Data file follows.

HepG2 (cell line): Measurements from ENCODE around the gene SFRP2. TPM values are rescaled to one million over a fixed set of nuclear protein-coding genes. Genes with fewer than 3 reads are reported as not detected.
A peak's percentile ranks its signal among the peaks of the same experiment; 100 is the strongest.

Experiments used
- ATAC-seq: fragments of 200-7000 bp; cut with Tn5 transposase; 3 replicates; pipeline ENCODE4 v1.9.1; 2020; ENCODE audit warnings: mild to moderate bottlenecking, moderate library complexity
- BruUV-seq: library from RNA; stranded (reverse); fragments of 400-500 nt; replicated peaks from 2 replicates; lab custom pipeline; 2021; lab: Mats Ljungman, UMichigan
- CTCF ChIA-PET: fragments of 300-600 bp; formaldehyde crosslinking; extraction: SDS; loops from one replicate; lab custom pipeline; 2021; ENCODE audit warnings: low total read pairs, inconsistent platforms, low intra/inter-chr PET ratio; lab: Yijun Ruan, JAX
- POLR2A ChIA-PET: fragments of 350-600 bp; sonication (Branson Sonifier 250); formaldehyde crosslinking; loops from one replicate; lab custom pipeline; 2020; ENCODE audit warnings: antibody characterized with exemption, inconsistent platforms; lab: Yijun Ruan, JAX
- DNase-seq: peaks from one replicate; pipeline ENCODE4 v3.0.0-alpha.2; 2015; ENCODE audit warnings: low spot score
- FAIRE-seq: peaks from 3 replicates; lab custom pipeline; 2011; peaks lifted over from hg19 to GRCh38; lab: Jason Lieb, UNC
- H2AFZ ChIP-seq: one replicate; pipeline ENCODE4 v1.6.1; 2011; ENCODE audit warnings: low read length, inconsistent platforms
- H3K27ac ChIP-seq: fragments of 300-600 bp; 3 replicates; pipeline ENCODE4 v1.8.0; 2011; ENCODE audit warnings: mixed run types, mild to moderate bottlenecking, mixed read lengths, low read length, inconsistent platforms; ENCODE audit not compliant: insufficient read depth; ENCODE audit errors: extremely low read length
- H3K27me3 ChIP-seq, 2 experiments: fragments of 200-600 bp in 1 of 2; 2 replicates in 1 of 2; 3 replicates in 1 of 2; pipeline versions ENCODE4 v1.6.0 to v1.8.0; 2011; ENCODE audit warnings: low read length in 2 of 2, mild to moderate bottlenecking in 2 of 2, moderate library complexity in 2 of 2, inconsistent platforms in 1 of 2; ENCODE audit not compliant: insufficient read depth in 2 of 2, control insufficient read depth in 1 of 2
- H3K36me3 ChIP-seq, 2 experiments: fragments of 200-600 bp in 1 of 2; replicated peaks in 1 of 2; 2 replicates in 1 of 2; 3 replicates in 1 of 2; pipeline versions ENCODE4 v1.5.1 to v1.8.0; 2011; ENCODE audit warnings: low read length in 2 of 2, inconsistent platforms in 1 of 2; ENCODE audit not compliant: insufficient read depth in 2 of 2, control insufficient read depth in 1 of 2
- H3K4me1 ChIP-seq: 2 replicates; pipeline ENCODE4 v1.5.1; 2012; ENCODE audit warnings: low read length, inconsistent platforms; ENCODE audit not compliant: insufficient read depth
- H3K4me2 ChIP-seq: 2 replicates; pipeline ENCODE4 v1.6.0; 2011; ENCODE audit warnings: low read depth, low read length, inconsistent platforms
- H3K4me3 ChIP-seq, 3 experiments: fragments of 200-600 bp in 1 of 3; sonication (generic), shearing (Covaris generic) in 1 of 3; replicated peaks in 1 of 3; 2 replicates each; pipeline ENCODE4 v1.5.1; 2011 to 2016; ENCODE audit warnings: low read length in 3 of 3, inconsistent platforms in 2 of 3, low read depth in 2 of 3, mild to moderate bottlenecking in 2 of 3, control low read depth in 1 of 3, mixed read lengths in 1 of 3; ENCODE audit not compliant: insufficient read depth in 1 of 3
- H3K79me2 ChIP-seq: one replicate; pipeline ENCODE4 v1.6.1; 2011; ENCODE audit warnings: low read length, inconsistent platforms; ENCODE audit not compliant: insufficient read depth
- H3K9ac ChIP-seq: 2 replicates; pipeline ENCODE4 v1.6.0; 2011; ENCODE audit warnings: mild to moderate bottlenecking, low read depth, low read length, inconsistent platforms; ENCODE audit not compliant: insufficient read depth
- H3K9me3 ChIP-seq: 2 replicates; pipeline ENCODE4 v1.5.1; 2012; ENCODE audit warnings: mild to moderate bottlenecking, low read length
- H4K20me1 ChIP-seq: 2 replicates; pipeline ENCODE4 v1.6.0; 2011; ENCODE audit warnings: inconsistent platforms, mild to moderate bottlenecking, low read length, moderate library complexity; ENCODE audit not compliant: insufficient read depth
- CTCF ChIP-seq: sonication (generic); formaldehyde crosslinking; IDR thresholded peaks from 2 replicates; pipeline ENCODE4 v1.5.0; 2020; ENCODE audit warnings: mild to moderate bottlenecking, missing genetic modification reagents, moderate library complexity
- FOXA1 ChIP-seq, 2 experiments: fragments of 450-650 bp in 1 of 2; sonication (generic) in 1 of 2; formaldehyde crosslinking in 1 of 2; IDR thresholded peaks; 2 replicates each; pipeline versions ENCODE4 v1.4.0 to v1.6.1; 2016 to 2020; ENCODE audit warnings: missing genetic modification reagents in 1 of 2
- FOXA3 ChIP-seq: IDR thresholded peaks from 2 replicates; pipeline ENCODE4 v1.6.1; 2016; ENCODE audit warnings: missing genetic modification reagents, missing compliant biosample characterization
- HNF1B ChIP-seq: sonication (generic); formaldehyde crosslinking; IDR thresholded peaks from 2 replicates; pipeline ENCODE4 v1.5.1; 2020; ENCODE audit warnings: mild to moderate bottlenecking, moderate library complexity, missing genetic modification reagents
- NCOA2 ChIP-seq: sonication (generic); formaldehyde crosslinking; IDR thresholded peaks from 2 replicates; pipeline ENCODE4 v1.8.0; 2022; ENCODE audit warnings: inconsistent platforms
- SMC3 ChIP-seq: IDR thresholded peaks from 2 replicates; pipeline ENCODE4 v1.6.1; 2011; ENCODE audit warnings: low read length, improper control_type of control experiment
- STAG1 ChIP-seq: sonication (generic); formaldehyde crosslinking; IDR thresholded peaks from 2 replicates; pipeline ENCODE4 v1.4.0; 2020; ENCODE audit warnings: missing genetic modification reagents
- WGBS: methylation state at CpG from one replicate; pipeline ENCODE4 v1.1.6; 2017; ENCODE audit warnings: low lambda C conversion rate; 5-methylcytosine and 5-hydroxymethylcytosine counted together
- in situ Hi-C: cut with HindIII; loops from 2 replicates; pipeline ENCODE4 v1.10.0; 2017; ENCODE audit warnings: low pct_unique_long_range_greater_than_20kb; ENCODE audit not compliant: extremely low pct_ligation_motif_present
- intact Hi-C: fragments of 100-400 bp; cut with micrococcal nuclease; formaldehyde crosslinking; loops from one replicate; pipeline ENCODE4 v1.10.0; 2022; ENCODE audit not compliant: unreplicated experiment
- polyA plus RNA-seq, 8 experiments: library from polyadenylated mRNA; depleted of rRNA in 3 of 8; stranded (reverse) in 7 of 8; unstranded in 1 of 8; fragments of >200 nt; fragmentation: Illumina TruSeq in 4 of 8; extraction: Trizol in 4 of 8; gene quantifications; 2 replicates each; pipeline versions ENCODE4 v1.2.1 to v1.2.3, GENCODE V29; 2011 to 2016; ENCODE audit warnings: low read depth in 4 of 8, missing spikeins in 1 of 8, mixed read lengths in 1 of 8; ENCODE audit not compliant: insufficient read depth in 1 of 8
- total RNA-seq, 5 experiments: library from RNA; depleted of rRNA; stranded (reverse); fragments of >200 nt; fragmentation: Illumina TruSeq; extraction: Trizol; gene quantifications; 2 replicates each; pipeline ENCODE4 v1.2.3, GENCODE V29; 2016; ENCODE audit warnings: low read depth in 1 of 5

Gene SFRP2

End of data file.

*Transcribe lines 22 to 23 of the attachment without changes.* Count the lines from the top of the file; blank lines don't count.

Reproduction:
- FOXA1 ChIP-seq, 2 experiments: fragments of 450-650 bp in 1 of 2; sonication (generic) in 1 of 2; formaldehyde crosslinking in 1 of 2; IDR thresholded peaks; 2 replicates each; pipeline versions ENCODE4 v1.4.0 to v1.6.1; 2016 to 2020; ENCODE audit warnings: missing genetic modification reagents in 1 of 2
- FOXA3 ChIP-seq: IDR thresholded peaks from 2 replicates; pipeline ENCODE4 v1.6.1; 2016; ENCODE audit warnings: missing genetic modification reagents, missing compliant biosample characterization